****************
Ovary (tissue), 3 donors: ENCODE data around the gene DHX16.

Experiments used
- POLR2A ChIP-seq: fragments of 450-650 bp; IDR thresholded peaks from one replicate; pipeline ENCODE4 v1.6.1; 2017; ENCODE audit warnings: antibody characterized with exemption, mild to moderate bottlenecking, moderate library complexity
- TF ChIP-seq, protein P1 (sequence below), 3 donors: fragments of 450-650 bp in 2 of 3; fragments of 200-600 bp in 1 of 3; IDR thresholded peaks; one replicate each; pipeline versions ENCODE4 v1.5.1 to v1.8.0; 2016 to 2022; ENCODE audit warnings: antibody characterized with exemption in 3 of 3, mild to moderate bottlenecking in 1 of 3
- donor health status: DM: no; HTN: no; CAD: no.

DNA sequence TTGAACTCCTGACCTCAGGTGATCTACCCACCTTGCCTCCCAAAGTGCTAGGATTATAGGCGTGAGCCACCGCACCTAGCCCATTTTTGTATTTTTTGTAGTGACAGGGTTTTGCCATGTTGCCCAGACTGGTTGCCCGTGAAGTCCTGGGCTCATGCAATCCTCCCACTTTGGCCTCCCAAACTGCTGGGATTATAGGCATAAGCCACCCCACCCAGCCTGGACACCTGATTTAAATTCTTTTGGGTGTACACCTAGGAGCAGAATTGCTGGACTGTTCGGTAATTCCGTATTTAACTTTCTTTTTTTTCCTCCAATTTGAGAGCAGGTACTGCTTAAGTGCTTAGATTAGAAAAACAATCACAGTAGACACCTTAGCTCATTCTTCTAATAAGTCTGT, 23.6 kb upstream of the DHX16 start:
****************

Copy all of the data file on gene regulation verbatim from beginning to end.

Ovary (tissue), 3 donors: ENCODE data around the gene DHX16.

Experiments used
- POLR2A ChIP-seq: fragments of 450-650 bp; IDR thresholded peaks from one replicate; pipeline ENCODE4 v1.6.1; 2017; ENCODE audit warnings: antibody characterized with exemption, mild to moderate bottlenecking, moderate library complexity
- TF ChIP-seq, protein P1 (sequence below), 3 donors: fragments of 450-650 bp in 2 of 3; fragments of 200-600 bp in 1 of 3; IDR thresholded peaks; one replicate each; pipeline versions ENCODE4 v1.5.1 to v1.8.0; 2016 to 2022; ENCODE audit warnings: antibody characterized with exemption in 3 of 3, mild to moderate bottlenecking in 1 of 3
- donor health status: DM: no; HTN: no; CAD: no.

DNA sequence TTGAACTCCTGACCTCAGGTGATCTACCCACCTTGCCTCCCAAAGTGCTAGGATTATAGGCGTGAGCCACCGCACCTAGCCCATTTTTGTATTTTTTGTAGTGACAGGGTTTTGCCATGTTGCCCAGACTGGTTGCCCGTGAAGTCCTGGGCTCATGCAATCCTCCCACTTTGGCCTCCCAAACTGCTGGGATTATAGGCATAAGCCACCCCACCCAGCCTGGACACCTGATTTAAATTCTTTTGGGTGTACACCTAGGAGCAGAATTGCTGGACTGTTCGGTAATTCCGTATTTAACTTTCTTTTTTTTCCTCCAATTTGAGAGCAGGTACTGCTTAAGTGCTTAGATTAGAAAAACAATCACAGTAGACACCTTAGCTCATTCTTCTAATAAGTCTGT, 23.6 kb upstream of the DHX16 start: